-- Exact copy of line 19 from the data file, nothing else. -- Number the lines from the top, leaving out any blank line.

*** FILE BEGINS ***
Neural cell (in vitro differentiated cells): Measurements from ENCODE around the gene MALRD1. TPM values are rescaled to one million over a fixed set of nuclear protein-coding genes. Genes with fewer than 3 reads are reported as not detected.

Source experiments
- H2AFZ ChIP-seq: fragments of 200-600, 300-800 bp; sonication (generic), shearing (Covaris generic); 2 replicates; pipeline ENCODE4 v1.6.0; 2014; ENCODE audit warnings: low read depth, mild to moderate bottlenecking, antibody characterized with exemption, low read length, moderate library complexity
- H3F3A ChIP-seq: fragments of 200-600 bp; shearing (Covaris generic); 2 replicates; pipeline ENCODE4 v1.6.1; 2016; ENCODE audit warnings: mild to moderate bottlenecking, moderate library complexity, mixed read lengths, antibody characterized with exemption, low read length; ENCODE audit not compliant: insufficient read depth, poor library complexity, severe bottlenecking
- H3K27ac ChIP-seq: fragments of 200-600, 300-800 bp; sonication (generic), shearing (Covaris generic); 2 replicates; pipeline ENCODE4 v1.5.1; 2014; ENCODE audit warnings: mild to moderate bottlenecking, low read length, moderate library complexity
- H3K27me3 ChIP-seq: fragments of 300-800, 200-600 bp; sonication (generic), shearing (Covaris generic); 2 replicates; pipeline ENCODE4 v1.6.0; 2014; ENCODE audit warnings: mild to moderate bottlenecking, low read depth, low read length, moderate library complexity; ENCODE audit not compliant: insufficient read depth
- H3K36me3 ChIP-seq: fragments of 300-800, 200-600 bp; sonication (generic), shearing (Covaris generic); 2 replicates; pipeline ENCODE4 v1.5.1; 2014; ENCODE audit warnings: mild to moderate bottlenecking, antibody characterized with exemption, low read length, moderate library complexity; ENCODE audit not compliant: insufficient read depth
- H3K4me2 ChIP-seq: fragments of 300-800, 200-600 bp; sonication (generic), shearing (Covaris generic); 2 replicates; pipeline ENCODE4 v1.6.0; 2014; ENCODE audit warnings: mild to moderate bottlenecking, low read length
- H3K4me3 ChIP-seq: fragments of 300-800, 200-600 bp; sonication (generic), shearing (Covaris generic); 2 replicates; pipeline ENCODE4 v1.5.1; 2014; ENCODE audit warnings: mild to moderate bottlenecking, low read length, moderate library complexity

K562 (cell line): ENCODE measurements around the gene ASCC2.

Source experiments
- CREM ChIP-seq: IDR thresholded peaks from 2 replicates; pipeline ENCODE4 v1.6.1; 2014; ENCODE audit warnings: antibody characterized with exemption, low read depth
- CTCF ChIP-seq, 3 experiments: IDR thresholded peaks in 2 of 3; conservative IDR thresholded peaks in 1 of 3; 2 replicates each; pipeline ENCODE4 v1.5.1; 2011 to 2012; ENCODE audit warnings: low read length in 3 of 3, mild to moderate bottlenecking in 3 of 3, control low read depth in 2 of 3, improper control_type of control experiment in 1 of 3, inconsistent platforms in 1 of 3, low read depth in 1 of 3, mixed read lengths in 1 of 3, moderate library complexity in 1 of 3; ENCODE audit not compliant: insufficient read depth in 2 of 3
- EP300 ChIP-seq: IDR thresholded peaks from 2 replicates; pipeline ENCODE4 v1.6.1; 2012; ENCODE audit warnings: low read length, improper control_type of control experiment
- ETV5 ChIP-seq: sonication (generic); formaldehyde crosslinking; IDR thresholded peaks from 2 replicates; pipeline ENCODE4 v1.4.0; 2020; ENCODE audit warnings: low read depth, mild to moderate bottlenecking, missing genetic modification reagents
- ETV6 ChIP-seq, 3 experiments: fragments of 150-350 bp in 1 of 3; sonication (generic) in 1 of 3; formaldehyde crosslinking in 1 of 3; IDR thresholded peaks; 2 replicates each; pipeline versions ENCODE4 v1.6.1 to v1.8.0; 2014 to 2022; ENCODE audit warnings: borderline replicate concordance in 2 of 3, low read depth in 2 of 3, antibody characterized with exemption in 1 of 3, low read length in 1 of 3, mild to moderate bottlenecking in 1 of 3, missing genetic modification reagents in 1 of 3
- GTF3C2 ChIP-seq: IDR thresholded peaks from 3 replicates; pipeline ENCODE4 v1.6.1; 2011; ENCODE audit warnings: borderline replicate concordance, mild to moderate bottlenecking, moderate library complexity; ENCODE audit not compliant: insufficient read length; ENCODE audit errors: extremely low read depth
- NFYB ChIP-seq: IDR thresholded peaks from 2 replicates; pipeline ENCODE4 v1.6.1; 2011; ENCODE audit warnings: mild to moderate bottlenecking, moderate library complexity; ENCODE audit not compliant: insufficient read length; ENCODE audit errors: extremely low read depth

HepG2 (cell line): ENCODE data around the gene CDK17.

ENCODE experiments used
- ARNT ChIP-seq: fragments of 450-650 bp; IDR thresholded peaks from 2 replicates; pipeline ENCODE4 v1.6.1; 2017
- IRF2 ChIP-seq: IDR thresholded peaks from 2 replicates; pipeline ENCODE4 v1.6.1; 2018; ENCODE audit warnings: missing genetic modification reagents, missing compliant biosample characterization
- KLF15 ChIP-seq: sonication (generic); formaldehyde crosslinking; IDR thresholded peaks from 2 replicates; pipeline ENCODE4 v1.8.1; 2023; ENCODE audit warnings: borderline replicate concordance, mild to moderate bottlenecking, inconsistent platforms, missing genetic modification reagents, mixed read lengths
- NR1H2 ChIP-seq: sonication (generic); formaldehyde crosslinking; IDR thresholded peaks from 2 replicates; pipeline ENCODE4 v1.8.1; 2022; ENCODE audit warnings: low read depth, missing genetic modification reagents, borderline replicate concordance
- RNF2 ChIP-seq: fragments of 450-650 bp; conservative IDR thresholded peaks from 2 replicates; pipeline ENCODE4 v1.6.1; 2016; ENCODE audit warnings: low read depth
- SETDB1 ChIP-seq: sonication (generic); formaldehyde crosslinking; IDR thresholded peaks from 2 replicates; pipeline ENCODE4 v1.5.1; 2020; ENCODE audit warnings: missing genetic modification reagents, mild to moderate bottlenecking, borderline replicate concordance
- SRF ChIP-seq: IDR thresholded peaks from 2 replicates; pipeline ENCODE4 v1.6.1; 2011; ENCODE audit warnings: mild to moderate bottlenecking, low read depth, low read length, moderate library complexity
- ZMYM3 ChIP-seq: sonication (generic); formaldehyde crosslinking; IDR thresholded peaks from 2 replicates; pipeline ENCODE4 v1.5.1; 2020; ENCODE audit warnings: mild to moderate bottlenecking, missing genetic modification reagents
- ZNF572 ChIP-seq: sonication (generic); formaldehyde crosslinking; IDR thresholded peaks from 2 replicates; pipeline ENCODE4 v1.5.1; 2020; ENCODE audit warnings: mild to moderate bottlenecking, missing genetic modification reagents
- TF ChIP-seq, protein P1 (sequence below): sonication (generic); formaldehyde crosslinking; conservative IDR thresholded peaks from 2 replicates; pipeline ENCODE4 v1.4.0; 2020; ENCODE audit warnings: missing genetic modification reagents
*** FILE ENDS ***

HepG2 (cell line): ENCODE data around the gene CDK17.